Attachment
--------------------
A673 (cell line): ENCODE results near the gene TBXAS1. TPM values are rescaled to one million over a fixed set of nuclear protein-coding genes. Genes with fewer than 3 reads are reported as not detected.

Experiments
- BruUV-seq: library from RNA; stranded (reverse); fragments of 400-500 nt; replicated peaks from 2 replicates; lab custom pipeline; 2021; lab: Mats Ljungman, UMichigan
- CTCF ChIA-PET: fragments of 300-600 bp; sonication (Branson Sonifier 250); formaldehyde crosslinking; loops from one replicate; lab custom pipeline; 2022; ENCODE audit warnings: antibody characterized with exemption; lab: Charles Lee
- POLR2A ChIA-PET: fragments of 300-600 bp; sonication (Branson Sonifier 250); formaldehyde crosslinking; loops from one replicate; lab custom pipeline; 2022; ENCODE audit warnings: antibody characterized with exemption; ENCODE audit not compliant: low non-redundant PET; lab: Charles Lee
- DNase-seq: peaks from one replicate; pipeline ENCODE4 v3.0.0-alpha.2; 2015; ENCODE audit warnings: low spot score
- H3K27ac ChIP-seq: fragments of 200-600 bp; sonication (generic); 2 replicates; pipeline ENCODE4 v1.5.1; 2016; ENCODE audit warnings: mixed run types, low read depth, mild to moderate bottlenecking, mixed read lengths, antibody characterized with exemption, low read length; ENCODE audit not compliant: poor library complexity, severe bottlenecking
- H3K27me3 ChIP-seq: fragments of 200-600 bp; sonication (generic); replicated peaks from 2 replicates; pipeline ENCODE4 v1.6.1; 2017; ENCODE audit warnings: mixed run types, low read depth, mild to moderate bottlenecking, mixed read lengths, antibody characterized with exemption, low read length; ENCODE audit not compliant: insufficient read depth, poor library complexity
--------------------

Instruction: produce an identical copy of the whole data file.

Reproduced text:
A673 (cell line): ENCODE results near the gene TBXAS1. TPM values are rescaled to one million over a fixed set of nuclear protein-coding genes. Genes with fewer than 3 reads are reported as not detected.

Experiments
- BruUV-seq: library from RNA; stranded (reverse); fragments of 400-500 nt; replicated peaks from 2 replicates; lab custom pipeline; 2021; lab: Mats Ljungman, UMichigan
- CTCF ChIA-PET: fragments of 300-600 bp; sonication (Branson Sonifier 250); formaldehyde crosslinking; loops from one replicate; lab custom pipeline; 2022; ENCODE audit warnings: antibody characterized with exemption; lab: Charles Lee
- POLR2A ChIA-PET: fragments of 300-600 bp; sonication (Branson Sonifier 250); formaldehyde crosslinking; loops from one replicate; lab custom pipeline; 2022; ENCODE audit warnings: antibody characterized with exemption; ENCODE audit not compliant: low non-redundant PET; lab: Charles Lee
- DNase-seq: peaks from one replicate; pipeline ENCODE4 v3.0.0-alpha.2; 2015; ENCODE audit warnings: low spot score
- H3K27ac ChIP-seq: fragments of 200-600 bp; sonication (generic); 2 replicates; pipeline ENCODE4 v1.5.1; 2016; ENCODE audit warnings: mixed run types, low read depth, mild to moderate bottlenecking, mixed read lengths, antibody characterized with exemption, low read length; ENCODE audit not compliant: poor library complexity, severe bottlenecking
- H3K27me3 ChIP-seq: fragments of 200-600 bp; sonication (generic); replicated peaks from 2 replicates; pipeline ENCODE4 v1.6.1; 2017; ENCODE audit warnings: mixed run types, low read depth, mild to moderate bottlenecking, mixed read lengths, antibody characterized with exemption, low read length; ENCODE audit not compliant: insufficient read depth, poor library complexity